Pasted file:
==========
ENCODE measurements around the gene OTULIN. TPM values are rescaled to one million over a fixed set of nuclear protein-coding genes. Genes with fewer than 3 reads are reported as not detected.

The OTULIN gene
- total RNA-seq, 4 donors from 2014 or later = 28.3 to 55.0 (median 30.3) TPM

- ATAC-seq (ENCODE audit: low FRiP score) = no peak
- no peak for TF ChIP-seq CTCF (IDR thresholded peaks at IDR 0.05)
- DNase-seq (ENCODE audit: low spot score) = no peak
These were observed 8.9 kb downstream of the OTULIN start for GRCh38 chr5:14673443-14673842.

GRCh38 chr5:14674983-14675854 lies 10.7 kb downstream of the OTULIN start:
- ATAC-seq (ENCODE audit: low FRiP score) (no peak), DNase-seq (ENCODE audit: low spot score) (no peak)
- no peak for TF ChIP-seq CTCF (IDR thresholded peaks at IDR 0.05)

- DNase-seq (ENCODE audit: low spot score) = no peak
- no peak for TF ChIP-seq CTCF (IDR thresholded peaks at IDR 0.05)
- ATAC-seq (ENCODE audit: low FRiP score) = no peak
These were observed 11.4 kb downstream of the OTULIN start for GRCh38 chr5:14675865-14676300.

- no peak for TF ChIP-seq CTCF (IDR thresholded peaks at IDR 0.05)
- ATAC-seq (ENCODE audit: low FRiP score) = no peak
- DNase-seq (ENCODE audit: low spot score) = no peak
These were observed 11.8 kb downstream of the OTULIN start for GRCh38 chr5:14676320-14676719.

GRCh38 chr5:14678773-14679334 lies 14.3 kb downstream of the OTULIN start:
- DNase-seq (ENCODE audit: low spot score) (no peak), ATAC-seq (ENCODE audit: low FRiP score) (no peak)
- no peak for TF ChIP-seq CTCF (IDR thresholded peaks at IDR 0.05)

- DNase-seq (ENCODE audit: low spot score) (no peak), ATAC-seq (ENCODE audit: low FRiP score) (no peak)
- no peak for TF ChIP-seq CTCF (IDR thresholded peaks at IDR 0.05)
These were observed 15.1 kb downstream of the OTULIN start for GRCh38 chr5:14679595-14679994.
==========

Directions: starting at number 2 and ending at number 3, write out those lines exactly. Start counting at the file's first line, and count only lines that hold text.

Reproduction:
The OTULIN gene
- total RNA-seq, 4 donors from 2014 or later = 28.3 to 55.0 (median 30.3) TPM